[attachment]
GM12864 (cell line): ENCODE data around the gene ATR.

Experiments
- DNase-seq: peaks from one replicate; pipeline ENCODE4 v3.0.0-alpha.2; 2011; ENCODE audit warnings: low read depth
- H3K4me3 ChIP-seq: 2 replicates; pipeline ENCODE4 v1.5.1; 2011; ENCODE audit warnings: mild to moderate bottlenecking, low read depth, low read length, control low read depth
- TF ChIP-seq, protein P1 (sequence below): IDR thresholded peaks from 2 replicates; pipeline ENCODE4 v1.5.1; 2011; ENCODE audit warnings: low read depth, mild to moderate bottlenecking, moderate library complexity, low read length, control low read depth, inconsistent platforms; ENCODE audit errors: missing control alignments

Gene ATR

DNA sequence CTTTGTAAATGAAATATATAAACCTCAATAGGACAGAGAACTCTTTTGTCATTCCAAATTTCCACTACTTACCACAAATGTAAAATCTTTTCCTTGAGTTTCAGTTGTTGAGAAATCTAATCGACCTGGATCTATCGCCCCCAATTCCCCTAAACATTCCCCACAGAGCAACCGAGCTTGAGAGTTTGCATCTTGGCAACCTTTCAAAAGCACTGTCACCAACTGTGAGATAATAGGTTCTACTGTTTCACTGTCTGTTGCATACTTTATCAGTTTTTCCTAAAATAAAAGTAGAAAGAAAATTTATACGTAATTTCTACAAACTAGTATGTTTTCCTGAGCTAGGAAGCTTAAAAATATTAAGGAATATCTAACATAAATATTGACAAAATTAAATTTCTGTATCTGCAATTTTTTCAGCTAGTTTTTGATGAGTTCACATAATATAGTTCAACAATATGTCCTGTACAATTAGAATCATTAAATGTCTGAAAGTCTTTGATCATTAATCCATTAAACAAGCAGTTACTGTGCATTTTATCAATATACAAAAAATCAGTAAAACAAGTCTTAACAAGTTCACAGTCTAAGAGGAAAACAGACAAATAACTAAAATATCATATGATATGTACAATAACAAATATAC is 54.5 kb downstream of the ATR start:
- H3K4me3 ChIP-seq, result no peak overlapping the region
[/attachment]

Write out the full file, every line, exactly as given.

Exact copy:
GM12864 (cell line): ENCODE data around the gene ATR.

Experiments
- DNase-seq: peaks from one replicate; pipeline ENCODE4 v3.0.0-alpha.2; 2011; ENCODE audit warnings: low read depth
- H3K4me3 ChIP-seq: 2 replicates; pipeline ENCODE4 v1.5.1; 2011; ENCODE audit warnings: mild to moderate bottlenecking, low read depth, low read length, control low read depth
- TF ChIP-seq, protein P1 (sequence below): IDR thresholded peaks from 2 replicates; pipeline ENCODE4 v1.5.1; 2011; ENCODE audit warnings: low read depth, mild to moderate bottlenecking, moderate library complexity, low read length, control low read depth, inconsistent platforms; ENCODE audit errors: missing control alignments

Gene ATR

DNA sequence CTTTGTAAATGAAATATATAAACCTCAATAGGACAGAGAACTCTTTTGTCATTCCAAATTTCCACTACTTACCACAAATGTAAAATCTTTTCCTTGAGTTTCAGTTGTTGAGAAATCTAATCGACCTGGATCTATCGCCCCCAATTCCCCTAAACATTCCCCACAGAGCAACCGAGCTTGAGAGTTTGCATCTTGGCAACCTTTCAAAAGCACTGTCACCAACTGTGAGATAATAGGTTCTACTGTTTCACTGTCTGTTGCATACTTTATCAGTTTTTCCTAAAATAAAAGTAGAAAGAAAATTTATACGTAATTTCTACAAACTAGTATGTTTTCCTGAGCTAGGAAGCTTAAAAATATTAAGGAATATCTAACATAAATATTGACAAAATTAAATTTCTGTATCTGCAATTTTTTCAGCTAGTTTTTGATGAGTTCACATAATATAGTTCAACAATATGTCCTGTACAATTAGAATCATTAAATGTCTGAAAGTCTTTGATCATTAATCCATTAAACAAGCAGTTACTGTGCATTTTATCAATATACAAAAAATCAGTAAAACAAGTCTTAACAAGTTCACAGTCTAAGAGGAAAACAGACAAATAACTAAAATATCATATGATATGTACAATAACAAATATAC is 54.5 kb downstream of the ATR start:
- H3K4me3 ChIP-seq, result no peak overlapping the region